Movie Review – Blade Runner 2049

Is Blade Runner 2049 a worthy sequel to its legendary predecessor? Yes, if you are a Philip Dick reader. Or a huge fan of the 1982 production.

Blade Runner 2049 review - 7 thumbs up and 1 thumbs down.
Snappy Movie Review | Blade Runner 2049

Blade Runner 2049 Synopsis

The year is 2049 and replicants are found throughout human society, though blade runners still exist for the purpose of hunting down and retiring (killing) rogue older models. K is one such hunter, working for the LAPD and living with his holographic companion, Joi, in a desolate apartment. After retiring a former military replicant named Sapper, K discovers human remains under a dead tree near Sapper’s hideout. Forensic analysis then reveals that the unimaginable might have happened with a previous replicant, a secret that Sapper rather dies than reveal. Fearful of a massive social backlash should the truth be made known to the public, K’s superior, Joshi, orders him to immediately hunt down and destroy all evidence related to the remains.

Snappy Review

Let me say this out loud first. As a long-time Philip Dick reader, I’ve long concluded that reading his works is often a mixed experience. Whether you end up loving or hating his stories largely depends on whether you know what his strengths and weaknesses are. In other words, to enjoy his writing, you have to know what to ignore.

Yes, this was the man who popularised the notion of altered memories. He also incessantly challenged the human understanding of existence, a theme many movies and television series continue to draw inspiration from.

Yet, at the same time, it’s a hard fact that Philip was often lacklustre in plotting, if not lazy. While he never wrote anything that was downright awful, many of his stories (for me) simply do not live up to the grandeur of his concepts.

If you were to compare Do Androids Dream of Electric Sheep with Blade Runner (1982), you would immediately notice the ’82 movie weaved a much more compelling and memorable story than its source material, a phenomenon that would repeat itself with Total Recall and Minority Report.

To put it in another way, movie adaptations of PkD works are almost always being better than his books or short stories. Philip provided the concepts and the frameworks, the collective creativity of Hollywood then grew the tales to their deserved complexities. Those who have watched the movies but not read the books correspondingly assume the source materials are actually greater.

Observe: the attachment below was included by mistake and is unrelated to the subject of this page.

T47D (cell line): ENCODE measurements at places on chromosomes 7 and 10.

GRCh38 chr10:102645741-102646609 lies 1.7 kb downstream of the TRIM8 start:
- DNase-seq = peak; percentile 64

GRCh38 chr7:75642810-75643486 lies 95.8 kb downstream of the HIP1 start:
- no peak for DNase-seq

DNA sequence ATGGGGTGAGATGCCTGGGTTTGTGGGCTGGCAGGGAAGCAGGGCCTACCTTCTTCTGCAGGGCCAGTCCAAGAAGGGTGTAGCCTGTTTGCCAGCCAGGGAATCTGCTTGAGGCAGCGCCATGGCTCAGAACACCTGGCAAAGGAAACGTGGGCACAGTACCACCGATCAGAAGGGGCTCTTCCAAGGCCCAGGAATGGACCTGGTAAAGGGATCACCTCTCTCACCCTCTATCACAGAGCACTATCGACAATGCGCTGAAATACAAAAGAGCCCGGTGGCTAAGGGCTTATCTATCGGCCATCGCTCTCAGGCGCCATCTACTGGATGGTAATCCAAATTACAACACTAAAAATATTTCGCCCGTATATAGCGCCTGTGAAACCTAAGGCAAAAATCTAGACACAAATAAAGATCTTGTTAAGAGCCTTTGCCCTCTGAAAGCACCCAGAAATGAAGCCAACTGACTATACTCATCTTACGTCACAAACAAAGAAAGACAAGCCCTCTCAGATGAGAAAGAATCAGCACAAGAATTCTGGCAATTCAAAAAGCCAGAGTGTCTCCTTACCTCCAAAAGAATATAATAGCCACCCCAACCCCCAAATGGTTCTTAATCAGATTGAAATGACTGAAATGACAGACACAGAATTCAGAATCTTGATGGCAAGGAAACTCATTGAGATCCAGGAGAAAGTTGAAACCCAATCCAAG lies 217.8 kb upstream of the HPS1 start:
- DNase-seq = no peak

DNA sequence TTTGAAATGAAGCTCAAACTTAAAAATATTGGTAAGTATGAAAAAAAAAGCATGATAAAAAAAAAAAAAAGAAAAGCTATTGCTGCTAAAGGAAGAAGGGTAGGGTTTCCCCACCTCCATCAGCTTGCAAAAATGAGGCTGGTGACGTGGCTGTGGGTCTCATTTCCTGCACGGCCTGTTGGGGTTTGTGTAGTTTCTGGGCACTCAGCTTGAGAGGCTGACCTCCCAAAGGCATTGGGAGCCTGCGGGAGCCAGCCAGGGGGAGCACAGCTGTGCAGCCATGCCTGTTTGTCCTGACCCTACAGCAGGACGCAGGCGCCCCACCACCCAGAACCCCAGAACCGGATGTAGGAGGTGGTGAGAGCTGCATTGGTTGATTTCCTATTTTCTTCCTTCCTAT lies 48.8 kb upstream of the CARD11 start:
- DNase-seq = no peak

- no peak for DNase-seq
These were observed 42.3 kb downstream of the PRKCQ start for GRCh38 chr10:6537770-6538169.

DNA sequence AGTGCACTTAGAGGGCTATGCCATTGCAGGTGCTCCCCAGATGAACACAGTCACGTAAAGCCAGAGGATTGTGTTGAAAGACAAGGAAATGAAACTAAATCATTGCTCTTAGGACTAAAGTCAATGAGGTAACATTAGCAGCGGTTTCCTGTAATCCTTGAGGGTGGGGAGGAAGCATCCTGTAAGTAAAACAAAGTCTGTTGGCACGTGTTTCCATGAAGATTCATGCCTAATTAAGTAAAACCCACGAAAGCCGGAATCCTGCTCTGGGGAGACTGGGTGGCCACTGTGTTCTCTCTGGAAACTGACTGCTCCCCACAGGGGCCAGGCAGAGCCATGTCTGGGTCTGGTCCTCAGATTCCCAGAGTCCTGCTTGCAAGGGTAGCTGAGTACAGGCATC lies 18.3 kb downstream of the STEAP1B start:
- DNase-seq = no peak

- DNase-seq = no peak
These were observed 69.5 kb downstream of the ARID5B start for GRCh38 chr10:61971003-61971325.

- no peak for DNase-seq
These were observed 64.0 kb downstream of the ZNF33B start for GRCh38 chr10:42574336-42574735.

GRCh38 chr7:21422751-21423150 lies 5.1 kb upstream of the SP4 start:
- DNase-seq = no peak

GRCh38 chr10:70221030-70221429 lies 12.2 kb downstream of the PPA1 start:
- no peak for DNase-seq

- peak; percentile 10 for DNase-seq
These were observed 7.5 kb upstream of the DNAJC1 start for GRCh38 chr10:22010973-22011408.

Highlighting this not to diss the author or either Blade Runner movies, but because of something that happened at the end of the screening. While walking out, a couple beside me loudly complained about the movie being boring. “It’s certainly no X-Men,” remarked the guy.

As unpleasant as that sounded to me, I could understand where they were coming from. Despite the gorgeous visuals and breathtaking panoramas, this movie requires patience. It’s SLOW. Very SLOW. And while it had a sly twist at the end, it wasn’t anything earth-shattering. (A true Dick fan would be able to predict the twist too) In short, this movie is indeed “no X-Men.” Strictly speaking, it’s not even science-fiction, in the Hollywood definition of the genre. This is classic speculative storytelling. Deeply philosophical. Borderline arthouse in presentation too.

The above said, if you are familiar with PkD concepts and paranoia, then the very fact that this is “no X-Men” is the single most compelling reason to watch the movie. In my opinion, the greatest triumph of Blade Runner 2049 is how it honoured, challenged, and expanded the concepts of the original story. Beyond empathy, what else defines humanity? What else justifies and demarcates it too?


Admittedly, in an age where these questions aren’t exactly exotic, the regurgitations by the movie could come across as trite and even neurotic. For a Philip Dick reader and movie fan like me, though, they complete the examination began by the novella and the 1982 movie.

Through this, the best and most disturbing from the author are again elevated to their rightful intricacies by the medium of cinema storytelling. K’s onerous journey for self and racial definition requires patience to watch but is ultimately fulfilling. If you approach it in the right way, with the right expectations, it should be so for you too.

PS: I was a little hesitant in listing the soundtrack as a thumbs-up. It could be that the IMAX cinema I watched the movie at was too enthusiastic with audio levels. The entire auditorium was literally groaning and shaking from the howls and booms. Towards the second half, it actually got quite unpleasant.

Click here to view the trailer.

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